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Data's mad at you, and he's still carrying a grudge.
February 4, 2007 12:09 AM   Subscribe

Data's mad at you, and he's still carrying a grudge. Four years after the movie tanked, Brent Spiner, who portrayed the character of Data, still thinks it's your fault that Star Trek: Nemesis performed poorly compared to its predecessor. "'Let's make a movie for the fans, because that's the people who actually go to see the films.' And what happened?," Spiner rhetorically asks. "They didn't go!" (Other films that opened around the same time included a small arthouse production from An Nua-Shealainn.) It might have instead been that the movie resembled "a 65th class reunion mixer where only eight surviving members show up — and there's nothing to drink." Of course, one can take pity on Spiner; one look at his filmography and realize he's only a few cancellations away from having to sing for his supper. But at least he didn't end up (unjustly) on the cutting room floor (In the meantime, Shatner has his own problems.)
posted by WCityMike (89 comments total) 4 users marked this as a favorite

 
What fans were left?
posted by ?! at 12:12 AM on February 4, 2007


They lost me with Insurrection, and I had been a Star Trek fan for many, many, many moons. I watched the original series in syndicated reruns while growing up in the 70's, and then was a loyal fan of TNG. When the Nemesis script leaked online in advance of the film's release, I read it and thought "There is no way I'm paying to see this." I mean, B-9? Come on....how terrible a pun is that? They changed it to B-4 later but it is still a bad joke. I've still never seen it.
posted by GavinR at 12:16 AM on February 4, 2007


While I know the "sing for his supper" line was just meant as an excuse to link the album he made, it's safe to say that unless he has a serious cocaine and hookers addiction his salary from the multiple movies including the one in question, as well as residuals from ST:TNG, are enough to keep him well comforted for the rest of his days.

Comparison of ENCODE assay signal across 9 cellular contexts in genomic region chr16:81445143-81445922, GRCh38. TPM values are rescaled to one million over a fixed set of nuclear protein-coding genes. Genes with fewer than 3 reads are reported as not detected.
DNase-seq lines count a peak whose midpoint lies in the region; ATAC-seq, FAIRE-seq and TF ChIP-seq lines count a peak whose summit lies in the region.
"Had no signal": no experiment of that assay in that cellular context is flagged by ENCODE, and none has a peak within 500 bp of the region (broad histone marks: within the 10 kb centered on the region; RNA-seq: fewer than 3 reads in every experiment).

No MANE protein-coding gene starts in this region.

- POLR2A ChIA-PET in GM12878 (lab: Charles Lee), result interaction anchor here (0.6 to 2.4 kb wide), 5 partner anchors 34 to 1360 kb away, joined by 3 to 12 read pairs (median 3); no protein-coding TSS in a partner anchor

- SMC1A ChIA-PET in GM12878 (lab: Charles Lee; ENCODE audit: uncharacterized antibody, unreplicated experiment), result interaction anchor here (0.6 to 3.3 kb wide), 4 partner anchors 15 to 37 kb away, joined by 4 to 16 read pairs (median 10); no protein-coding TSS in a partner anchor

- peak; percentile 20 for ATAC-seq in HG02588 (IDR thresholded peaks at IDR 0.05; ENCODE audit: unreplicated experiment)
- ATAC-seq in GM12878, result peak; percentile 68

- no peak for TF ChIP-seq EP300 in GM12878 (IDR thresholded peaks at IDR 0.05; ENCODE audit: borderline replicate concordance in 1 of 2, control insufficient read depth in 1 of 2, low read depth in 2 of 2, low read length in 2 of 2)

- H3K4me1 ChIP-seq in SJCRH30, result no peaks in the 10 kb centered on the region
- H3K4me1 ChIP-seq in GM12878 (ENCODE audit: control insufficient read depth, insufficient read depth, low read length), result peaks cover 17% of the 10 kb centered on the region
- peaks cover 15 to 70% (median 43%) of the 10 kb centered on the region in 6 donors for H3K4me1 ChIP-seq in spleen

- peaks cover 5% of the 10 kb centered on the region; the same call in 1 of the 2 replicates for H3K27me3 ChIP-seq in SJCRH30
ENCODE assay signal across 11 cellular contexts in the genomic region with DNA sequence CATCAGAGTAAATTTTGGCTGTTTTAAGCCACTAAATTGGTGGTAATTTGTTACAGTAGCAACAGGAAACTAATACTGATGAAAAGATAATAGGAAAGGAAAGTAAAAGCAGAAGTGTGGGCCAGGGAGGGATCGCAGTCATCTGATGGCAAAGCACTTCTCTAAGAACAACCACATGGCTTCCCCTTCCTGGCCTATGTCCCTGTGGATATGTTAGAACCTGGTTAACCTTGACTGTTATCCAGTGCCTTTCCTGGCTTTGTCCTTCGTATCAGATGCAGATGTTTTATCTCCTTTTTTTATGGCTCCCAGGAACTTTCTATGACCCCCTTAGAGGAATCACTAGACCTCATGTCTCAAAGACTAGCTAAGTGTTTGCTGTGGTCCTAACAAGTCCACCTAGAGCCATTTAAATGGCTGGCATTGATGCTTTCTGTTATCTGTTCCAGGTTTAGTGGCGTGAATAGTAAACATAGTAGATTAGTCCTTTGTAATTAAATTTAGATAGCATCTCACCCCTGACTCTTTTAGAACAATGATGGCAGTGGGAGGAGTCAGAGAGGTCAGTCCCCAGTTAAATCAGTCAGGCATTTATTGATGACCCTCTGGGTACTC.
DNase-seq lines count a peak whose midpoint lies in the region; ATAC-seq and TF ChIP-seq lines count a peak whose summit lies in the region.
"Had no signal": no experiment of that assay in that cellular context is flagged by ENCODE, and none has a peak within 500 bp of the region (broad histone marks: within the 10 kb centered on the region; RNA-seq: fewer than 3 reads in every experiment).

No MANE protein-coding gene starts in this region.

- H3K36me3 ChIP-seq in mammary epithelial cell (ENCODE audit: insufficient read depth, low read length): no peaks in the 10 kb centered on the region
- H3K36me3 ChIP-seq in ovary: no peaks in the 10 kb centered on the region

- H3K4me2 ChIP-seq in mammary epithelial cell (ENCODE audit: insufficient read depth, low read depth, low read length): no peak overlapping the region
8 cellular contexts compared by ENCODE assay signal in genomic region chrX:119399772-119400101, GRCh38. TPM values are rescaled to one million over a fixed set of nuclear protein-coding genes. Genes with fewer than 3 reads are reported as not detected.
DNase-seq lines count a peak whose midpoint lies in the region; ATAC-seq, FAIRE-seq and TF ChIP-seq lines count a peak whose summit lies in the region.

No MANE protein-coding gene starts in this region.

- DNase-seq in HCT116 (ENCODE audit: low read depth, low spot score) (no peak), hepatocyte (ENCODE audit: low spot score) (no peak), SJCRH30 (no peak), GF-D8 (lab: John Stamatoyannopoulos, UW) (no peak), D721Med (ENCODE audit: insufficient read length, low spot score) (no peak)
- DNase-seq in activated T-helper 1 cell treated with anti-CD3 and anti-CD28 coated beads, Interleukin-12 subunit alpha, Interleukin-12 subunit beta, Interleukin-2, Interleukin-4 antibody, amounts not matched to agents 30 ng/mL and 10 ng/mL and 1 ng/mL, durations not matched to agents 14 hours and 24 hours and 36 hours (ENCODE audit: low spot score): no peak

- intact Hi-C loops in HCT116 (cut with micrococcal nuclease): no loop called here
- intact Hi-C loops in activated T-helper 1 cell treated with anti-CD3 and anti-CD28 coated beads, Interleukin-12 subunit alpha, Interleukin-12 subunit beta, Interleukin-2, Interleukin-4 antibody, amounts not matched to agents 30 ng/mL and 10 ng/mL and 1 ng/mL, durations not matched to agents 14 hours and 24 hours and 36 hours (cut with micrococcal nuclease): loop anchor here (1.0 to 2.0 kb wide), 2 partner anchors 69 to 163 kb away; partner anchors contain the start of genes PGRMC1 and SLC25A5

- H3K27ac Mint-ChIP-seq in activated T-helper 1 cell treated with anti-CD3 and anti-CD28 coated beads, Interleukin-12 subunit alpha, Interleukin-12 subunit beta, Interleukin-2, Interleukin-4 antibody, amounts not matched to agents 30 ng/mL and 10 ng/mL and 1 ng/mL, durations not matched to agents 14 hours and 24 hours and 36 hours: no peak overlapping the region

posted by hincandenza at 12:21 AM on February 4, 2007 [1 favorite]


The "a movie" link needs an "html", not an "htm". Demmit. Working link. (Rather funny.)
posted by WCityMike at 12:21 AM on February 4, 2007


Spiner's a good actor who's got a decent character actor career in the future. He is great in comedy -- as a kid I loved his recurring character on "Night Court" ('delectable taste treats, anyone?') and I don't think he's on the track to obscurity by any means.

"Nemesis" wasn't bad, but I was so put off by "Insurrection" previously that I almost didn't even rent "Nemesis". The TNG cast and plotlines were such that they should have made for excellent movies, and indeed "First Contact" was terrific. Then someone blandified the franchise and the whole thing died, which was too bad.
posted by smashingstars at 12:47 AM on February 4, 2007


Everyone knows they pimped over Wil Wheaton by offering him a crumb cameo and then cutting it out.

I'd like to suggest that maybe that wasn't the brightest thing to do. Even though he's the target of a lot of good-natured ribbing, he has enough of an online presence that many feel oddly protective.

Not saying it's a make-or-break thing for a movie, but when you're dealing with millions, why go out of your way to honk your fan base?
posted by RavinDave at 12:51 AM on February 4, 2007


Brent Spiner was on Night Court? That show deserves a movie. We'll get Matthew Perry to play Harry Stone and Horatio Sanz can play Dan Fielding and Amy Poehler as Christine Sullivan and Taye Diggs as Mac and then Richard Moll can reprise his role as Bull and Brent Spiner can get into a drag get-up and play Bailiff Selma Hacker!
posted by parmanparman at 12:57 AM on February 4, 2007


Since Insurrection came out in 1998, I guess we never had a proper crack at it.

Let the cracking commence!
posted by dhartung at 1:02 AM on February 4, 2007


Trek pretty much lost me somewhere in the middle of Voyager.

I tried Enterprise, and it was okay for awhile, but it got really stupid really quickly.

I still think DS9 was the best Trek.

I have literally no expectations for the upcoming prequel movie.